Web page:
Thus, the low connectivity to sewerage networks was due to the non-providing of sewer lines up to the required distance of six meters of houses, additional cost to households, and non-initiation of penal action by the ULBs/ divisions concerned. The low percentage of released connections led to the underutilization of STP capacity, which in turn adversely impacted the effectiveness of sewage treatment.
The Principal Secretary, IPH accepted the observations (March 2019) and stated that the stipulated condition of laying sewer lines up to six meters of houses was being followed for new projects. While the reply indicated that corrective action had been initiated by IPH Department, there was also a need to ensure action by ULBs against defaulting households.
Connecting of greywater pipes with sewerage network
As per the CPHEEO Manual, it is mandatory to connect grey water pipes with the sewerage network. DPRs of sewerage schemes provide for connecting greywater pipes to the sewerage network.
In a survey conducted by Audit in 10 test-checked ULBs having sewerage systems, 227 (55 percent) out of 413 households reported that they had not connected greywater pipes with the sewerage network. This percentage was particularly high (over 80 percent) in six ULBs. Except for MCs Kullu (1,980 notices) and Shimla (11,403 notices), no other ULB had initiated any action against defaulting households.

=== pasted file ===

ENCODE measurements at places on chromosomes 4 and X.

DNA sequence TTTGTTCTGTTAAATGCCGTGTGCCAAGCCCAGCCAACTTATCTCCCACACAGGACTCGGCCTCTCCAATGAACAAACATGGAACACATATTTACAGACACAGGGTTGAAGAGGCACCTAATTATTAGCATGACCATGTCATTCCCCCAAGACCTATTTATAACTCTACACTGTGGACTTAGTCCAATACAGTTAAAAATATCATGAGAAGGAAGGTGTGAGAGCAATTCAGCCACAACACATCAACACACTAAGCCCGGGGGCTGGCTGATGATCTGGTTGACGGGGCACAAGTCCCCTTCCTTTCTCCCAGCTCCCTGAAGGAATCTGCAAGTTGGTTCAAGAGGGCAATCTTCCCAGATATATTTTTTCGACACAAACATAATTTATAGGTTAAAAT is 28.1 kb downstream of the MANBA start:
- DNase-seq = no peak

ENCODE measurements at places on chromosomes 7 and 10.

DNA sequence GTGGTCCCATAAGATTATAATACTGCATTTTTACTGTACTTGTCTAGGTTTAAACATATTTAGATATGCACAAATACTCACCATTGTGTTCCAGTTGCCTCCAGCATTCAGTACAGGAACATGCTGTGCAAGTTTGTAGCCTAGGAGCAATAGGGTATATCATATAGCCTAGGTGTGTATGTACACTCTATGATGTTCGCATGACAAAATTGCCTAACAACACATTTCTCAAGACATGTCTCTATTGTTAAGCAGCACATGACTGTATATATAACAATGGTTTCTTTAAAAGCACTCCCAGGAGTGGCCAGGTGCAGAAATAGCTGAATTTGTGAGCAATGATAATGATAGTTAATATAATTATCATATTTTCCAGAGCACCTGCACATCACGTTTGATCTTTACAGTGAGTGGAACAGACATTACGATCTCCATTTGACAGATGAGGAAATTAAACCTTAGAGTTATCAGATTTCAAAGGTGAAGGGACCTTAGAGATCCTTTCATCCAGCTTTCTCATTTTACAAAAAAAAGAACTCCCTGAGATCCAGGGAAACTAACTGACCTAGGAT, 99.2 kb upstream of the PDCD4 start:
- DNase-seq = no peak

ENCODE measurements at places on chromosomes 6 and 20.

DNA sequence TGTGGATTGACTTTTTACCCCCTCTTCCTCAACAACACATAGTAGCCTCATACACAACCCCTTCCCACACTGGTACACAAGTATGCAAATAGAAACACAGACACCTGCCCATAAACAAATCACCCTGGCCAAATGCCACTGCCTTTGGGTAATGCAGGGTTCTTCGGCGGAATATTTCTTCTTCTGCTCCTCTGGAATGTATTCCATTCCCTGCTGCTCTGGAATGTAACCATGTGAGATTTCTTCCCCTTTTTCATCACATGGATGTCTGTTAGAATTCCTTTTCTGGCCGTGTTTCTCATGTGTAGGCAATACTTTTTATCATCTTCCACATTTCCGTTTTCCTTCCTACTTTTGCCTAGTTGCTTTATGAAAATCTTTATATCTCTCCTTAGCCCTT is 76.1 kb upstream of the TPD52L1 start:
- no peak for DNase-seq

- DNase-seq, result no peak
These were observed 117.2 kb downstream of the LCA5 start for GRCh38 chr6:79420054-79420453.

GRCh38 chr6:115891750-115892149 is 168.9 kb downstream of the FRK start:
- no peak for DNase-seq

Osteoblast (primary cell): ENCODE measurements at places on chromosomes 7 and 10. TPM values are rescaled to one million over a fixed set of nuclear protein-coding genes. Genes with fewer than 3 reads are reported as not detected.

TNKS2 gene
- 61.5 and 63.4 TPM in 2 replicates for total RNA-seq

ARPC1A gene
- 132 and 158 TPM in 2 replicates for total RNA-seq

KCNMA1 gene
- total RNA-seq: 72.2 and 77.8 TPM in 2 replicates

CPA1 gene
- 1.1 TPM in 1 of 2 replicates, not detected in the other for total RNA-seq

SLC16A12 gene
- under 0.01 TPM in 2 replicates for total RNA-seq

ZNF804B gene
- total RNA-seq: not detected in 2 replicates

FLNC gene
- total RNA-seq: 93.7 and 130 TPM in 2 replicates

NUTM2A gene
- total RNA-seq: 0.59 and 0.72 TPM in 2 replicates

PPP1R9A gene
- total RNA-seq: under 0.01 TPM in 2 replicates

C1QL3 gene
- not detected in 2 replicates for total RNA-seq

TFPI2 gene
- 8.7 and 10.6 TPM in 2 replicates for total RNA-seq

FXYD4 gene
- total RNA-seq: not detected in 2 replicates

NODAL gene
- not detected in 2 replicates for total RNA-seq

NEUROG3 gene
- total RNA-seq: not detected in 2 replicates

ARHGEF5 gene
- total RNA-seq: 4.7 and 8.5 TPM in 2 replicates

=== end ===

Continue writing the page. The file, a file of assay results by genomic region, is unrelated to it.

Greywater pipes not connected with the sewerage network were flowing either into the storm-water drains or into the open. This also meant that the anticipated volume of sewage was not flowing into the sewerage network resulting in underutilization of STPs, thereby adversely impacting the effectiveness of sewage treatment.
In the exit conference the Secretary, IPH directed the Department to improve the connectivity of greywater pipes to the sewerage network.
The cases pointed out are based on the test check conducted by Audit. The Department may initiate action to examine similar cases and take necessary corrective action.
Recommendation: The State Government may ensure the laying of sewer lines up to the required distance from houses and initiate action against defaulting households not connecting to sewerage networks in order to improve sewerage connectivity.
Sewage Treatment and Disposal: Sewage Treatment Plants